Since the start of the coronavirus pandemic, musicians have had to get creative with the way they play and record music. One Philadelphia-based band even brought their instruments and equipment up to the roof of a local music venue to play for a crowd below. For many, this was the first live performance they had seen in a while, providing a welcome change from the isolation associated with the pandemic.

 

The entire music industry has been at a standstill since all major venues were shuttered to prevent the spread of the virus. Many of them have closed their doors for good, and lots more face the looming threat of bankruptcy in lieu of federal legislation that grants them financial assistance.

 

If too many venues close, this would negatively impact artists who have scheduled tours at the end of the pandemic, as well as those who make most of their profit through live performances. One of the many solutions that have been invented is the creation of drive in concerts, where attendees can purchase tickets online and watch the artists from the comfort of their car. Some artists have even performed in grocery store parking lots.

 

The City Winery in Nashville, Tennessee, is attempting to host coronavirus protocol compliant performances by touting strictly enforced social distancing measures, temperature checks, and health questionnaires for guests upon their arrival at the venue. To keep the crowds to a minimum, people are spread out throughout the venue and asked to pre-order food and drinks at their reserved table, which is situated 8 feet apart from other tables. However, the financial loss from these types of shows is hard to ignore. These events garner lower profits, meaning there is less money available to pay everyone involved in putting such events on.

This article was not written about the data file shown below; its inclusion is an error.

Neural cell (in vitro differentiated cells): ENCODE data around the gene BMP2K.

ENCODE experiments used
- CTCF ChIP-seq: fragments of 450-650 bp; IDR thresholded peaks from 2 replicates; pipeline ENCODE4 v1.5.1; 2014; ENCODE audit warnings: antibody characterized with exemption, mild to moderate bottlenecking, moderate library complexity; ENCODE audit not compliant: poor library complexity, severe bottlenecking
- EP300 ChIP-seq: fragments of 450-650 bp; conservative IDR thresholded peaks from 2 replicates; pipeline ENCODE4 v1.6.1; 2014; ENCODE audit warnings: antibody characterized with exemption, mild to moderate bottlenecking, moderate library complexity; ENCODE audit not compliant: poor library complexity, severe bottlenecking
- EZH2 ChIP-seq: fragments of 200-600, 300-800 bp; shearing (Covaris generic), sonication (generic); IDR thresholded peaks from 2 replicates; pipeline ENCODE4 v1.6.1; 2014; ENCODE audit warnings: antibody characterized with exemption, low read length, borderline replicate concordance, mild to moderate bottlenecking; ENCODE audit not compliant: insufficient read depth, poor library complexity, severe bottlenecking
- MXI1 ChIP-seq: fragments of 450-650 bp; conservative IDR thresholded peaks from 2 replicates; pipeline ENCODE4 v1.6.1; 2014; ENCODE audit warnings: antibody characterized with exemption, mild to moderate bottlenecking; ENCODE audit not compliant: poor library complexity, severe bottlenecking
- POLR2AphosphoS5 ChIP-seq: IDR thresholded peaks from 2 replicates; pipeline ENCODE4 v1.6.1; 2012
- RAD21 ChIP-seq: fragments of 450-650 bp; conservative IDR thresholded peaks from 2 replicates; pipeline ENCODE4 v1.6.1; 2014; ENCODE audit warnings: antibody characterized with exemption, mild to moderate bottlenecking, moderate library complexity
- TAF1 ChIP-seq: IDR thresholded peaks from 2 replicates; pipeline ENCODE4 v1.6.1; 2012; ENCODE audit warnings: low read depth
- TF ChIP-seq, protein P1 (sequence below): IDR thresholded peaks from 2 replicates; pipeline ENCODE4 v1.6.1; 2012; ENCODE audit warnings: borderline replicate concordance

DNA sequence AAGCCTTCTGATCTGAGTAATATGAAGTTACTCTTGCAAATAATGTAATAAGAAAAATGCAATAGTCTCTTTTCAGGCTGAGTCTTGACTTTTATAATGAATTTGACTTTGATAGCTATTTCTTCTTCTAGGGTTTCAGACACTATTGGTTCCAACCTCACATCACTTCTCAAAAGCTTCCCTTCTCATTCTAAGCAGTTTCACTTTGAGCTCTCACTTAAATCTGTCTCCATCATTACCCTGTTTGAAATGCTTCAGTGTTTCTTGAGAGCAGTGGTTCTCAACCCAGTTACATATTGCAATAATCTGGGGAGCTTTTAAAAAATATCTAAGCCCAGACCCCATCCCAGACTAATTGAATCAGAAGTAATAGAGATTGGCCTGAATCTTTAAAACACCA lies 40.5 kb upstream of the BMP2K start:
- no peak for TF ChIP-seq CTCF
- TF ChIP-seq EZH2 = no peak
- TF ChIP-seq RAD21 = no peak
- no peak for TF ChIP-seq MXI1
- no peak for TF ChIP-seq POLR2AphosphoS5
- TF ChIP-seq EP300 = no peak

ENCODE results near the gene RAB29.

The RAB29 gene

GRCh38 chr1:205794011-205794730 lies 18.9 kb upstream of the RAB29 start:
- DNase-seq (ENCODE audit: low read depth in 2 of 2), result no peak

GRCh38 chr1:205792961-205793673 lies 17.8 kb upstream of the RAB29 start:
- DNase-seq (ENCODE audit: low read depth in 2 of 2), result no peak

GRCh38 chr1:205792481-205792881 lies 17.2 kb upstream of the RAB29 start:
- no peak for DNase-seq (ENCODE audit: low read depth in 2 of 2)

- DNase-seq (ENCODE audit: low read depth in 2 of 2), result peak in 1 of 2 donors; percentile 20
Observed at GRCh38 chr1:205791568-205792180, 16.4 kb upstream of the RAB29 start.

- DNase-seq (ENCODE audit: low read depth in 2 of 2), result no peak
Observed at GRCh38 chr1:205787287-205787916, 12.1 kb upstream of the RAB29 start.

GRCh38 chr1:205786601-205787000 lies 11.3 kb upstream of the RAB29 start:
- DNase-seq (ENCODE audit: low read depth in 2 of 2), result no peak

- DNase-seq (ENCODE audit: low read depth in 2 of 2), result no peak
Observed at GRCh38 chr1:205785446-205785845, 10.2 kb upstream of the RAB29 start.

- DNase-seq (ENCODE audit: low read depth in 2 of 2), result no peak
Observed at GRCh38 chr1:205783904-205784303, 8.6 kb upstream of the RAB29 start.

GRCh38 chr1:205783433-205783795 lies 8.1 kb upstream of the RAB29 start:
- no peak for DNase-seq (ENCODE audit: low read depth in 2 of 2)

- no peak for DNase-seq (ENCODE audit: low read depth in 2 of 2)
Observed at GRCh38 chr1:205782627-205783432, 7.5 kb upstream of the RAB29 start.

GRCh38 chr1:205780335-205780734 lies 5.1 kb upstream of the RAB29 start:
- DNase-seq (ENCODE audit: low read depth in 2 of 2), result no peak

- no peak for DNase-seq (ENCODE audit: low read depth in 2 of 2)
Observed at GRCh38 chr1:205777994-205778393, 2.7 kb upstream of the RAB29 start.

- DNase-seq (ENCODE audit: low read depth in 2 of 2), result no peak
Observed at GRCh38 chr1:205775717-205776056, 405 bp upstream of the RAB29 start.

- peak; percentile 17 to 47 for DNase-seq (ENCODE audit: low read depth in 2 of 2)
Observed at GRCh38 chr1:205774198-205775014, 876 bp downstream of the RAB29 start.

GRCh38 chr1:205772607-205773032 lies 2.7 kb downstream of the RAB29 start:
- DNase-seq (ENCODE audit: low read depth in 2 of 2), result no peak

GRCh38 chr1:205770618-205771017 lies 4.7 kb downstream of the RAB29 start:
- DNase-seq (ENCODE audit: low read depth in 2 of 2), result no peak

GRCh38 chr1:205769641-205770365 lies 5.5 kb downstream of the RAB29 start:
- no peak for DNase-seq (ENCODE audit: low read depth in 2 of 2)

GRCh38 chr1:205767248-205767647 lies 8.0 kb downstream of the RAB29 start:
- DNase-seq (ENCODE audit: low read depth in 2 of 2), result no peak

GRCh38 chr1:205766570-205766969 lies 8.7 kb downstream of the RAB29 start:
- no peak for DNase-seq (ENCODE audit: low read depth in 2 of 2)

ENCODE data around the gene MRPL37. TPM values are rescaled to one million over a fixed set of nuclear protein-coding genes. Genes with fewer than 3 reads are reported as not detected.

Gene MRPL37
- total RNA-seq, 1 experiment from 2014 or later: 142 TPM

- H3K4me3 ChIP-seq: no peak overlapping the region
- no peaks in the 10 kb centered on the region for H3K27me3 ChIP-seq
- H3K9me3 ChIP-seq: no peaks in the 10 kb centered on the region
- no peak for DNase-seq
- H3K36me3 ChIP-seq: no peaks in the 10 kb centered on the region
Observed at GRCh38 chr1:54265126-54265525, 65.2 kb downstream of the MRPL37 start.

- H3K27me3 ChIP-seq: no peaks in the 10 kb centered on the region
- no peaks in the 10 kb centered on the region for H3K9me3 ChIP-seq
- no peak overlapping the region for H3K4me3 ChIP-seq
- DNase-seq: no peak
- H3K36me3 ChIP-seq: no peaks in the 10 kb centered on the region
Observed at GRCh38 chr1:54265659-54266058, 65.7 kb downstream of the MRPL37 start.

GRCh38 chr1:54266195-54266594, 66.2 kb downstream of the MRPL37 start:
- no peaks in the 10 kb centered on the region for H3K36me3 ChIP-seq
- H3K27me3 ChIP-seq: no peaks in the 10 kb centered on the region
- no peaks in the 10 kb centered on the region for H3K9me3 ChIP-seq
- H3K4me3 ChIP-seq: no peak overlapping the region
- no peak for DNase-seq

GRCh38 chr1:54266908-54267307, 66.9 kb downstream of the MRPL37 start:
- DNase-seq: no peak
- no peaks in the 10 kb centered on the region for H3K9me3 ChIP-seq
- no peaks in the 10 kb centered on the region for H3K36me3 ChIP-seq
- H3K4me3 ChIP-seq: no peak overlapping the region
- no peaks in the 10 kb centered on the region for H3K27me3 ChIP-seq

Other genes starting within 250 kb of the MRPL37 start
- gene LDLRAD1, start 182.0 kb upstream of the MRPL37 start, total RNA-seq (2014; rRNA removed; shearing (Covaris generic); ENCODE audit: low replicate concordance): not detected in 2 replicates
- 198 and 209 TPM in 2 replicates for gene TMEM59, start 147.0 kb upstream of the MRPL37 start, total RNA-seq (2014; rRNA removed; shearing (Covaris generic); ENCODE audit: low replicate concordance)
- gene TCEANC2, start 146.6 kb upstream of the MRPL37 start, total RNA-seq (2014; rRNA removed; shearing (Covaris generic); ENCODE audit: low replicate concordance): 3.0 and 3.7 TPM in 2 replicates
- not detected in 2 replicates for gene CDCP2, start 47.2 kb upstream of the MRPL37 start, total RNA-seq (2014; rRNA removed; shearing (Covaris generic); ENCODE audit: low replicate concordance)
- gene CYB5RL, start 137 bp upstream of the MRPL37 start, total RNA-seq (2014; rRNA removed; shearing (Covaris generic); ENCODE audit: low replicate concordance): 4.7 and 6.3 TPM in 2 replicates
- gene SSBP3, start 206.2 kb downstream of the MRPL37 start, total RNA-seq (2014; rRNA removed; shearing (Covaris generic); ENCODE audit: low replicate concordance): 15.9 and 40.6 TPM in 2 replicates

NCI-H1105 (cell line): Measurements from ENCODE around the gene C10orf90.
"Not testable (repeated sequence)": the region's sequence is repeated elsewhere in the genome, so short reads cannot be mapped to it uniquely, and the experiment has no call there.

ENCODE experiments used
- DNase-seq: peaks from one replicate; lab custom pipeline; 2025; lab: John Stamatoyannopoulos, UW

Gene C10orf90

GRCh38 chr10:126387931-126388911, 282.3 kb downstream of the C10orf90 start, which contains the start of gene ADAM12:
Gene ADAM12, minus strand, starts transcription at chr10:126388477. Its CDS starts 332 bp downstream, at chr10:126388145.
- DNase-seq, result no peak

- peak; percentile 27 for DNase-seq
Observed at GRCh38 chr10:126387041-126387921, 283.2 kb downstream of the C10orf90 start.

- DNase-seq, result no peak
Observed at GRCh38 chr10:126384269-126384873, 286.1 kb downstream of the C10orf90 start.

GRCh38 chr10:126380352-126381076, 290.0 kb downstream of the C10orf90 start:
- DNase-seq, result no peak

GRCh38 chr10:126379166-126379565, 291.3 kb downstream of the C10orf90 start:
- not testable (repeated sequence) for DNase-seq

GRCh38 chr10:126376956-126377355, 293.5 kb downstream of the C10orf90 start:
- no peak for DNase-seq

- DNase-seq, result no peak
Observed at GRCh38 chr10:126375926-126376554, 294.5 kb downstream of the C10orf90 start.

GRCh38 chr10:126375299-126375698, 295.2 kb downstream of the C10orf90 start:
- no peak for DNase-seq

The state of the pandemic is constantly changing, so music industry workers need to watch vigilantly for updates and plan accordingly. However, the uncertainty of the situation makes it difficult for individuals to plan and adapt. Even if a venue has a performance scheduled, something could change the next day that prompts cancellation. There have been many suggestions on how to help music venues rebound, including starting a Patreon-like crowdfunding site.

 

To find out more, check out the original article on NPR’s website.

 

Good2BeBack is a mobile app that is dedicated to making the transition back to work, school, and other facets of normal life easier for everyone. The app provides a seamless way to submit daily symptom checks so that individuals and groups can get back to what matters most, performing their best. For more information, contact Good2BeBack by email at wecare(at)good2beback.com.